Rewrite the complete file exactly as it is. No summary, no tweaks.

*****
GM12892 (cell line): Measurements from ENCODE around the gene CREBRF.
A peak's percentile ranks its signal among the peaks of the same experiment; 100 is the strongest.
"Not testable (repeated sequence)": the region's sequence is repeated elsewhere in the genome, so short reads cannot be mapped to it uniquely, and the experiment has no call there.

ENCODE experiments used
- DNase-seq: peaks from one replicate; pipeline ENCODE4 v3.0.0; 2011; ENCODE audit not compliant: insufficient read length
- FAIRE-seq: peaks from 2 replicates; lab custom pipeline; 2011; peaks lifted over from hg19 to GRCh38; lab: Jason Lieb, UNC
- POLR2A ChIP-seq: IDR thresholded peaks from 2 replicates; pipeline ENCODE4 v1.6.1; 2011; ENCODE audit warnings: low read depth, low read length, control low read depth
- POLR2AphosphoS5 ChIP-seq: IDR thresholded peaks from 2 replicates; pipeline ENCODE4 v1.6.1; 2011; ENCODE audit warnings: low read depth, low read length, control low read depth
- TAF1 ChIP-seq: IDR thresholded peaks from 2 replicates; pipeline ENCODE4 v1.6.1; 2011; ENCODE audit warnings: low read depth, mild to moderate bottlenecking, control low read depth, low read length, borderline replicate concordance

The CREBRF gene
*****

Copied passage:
GM12892 (cell line): Measurements from ENCODE around the gene CREBRF.
A peak's percentile ranks its signal among the peaks of the same experiment; 100 is the strongest.
"Not testable (repeated sequence)": the region's sequence is repeated elsewhere in the genome, so short reads cannot be mapped to it uniquely, and the experiment has no call there.

ENCODE experiments used
- DNase-seq: peaks from one replicate; pipeline ENCODE4 v3.0.0; 2011; ENCODE audit not compliant: insufficient read length
- FAIRE-seq: peaks from 2 replicates; lab custom pipeline; 2011; peaks lifted over from hg19 to GRCh38; lab: Jason Lieb, UNC
- POLR2A ChIP-seq: IDR thresholded peaks from 2 replicates; pipeline ENCODE4 v1.6.1; 2011; ENCODE audit warnings: low read depth, low read length, control low read depth
- POLR2AphosphoS5 ChIP-seq: IDR thresholded peaks from 2 replicates; pipeline ENCODE4 v1.6.1; 2011; ENCODE audit warnings: low read depth, low read length, control low read depth
- TAF1 ChIP-seq: IDR thresholded peaks from 2 replicates; pipeline ENCODE4 v1.6.1; 2011; ENCODE audit warnings: low read depth, mild to moderate bottlenecking, control low read depth, low read length, borderline replicate concordance

The CREBRF gene